Innocence and the abandoning of Tao lead to plenty and peace; he who presumes authority, science, superiority, alters the economy of men; like the sea, which is the image of the Beginning, everything unfolds, fuses in a deaf power; the homogeneity of matter corresponds to this firmness of Tao that in the distance (opening an absolute separation), and almost magically, not performing, performs. Tao is not a transcendent beginning, it defines on the contrary the immanent neutrality to terrestrial things; if from it derives a naturalist vision, we can attach other innumerable points of view to it, all the more so as a last word does not exist, or a last image: « the Beginning, indifferent, impartial, lets ail things follow their path without influencing them. It does not expect any title. It does not act. As it doesn’t do anything, there is nothing that it doesn’t do. Apparently, with our human way of seeing, the times follow one another, the universe changes, adversity and prosperity alternate. In truth, these variations, effects of a single law, do not modify the unmovable whole. All contrasts lind their place in this whole, without crashing, like in marshland, all kinds of grasses live together; like on the mountain, trees and rocks mix together […] The nature of the Beginning, the nature of the Being, are incomprehensible and ineffable. Only the limited can be understood and expressed. The beginning acts as the pole, as the axis, of the universality of beings, let’s say that it is the pole, that it is the axis of universal evolution, without trying to understand or explain. »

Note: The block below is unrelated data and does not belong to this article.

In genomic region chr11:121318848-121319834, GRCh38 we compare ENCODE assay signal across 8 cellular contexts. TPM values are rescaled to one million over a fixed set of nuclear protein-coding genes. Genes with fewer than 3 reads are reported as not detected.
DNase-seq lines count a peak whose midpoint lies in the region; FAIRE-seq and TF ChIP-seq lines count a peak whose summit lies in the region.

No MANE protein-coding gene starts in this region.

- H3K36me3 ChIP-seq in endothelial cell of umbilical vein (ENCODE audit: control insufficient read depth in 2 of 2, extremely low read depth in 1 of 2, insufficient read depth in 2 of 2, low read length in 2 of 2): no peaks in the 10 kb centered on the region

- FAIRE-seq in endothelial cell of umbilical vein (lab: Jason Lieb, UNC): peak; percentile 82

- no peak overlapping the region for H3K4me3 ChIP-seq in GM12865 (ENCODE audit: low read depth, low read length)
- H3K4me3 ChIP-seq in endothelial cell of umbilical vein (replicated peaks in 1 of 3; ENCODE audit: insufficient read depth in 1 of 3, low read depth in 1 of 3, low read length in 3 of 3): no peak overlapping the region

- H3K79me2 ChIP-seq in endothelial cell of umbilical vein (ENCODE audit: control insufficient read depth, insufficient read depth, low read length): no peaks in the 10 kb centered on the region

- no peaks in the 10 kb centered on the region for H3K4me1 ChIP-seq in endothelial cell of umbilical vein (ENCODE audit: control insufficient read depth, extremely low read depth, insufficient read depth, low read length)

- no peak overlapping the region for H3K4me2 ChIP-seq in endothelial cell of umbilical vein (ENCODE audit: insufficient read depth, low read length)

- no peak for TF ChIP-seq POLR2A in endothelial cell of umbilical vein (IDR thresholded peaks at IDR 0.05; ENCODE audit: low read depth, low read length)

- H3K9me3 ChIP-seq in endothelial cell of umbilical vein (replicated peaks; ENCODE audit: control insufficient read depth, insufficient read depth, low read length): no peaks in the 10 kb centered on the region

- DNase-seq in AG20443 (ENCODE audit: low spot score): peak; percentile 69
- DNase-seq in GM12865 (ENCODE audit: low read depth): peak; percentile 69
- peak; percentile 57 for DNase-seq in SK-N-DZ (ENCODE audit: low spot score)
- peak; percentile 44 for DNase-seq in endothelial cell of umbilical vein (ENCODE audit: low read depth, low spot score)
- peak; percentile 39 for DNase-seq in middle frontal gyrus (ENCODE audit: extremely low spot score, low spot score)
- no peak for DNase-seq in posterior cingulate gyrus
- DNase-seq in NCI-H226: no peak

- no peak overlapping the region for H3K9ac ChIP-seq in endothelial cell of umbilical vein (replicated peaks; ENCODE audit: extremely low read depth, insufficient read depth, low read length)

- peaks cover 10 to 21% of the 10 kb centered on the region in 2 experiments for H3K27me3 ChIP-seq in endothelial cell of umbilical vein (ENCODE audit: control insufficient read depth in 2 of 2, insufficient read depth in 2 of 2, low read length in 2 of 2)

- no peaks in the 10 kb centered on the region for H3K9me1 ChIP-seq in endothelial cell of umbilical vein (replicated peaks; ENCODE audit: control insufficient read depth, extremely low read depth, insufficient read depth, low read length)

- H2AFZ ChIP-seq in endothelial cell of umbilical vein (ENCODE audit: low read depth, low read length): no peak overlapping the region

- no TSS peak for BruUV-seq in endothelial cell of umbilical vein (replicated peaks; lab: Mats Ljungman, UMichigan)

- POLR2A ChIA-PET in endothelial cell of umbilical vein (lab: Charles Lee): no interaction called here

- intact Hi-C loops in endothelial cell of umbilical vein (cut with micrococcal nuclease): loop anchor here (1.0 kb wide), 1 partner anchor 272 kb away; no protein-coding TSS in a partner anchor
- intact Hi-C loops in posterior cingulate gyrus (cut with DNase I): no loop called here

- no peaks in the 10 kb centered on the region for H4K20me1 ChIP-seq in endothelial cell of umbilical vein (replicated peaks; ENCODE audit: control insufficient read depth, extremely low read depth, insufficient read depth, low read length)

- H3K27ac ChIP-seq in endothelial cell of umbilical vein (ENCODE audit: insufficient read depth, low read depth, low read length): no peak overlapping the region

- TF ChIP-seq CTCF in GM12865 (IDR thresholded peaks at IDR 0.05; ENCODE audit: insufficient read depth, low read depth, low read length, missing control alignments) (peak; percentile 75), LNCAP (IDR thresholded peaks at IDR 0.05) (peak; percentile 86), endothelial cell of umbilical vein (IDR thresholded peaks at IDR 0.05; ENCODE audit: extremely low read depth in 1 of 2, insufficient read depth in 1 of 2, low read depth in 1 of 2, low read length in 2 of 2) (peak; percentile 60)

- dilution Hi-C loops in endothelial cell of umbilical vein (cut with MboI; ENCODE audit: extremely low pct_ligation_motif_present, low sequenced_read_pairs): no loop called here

The coexistence of differences, the relative anarchy of that infinite repetition that is indifference, the proliferation of shades that intensely and insensitively pass from one initial degree to an ultimate degree (the differences of nature are equal to differences of degree), all that cosmic game is familiar to us; however, we insist on the importance of notions often forgotten (emptiness, fluid, what is malleable): one usually decides on the solid, the hard, the full. Surprising illustrations describe the role of the no when the gaze is only on the yes; then, through approximations one goes from the positive to the negative: the two associate, combine and in a certain way coincide. Thus the non-being – what goes unnoticed – penetrates the most compact bodies and attaches itself. We see the efficiency of the silent nonperforming sprout. Suddenly, we see how nothing proceeds from the being: « a wheel is made of thirty radii, but it is thanks to the central emptiness of the piece in which these are placed, that these go round. Jugs are made of clay but what is useful is their cavity. The holes that make up a door and window are the essential part of a house. The efficient, the result arises from the non-sensitive.”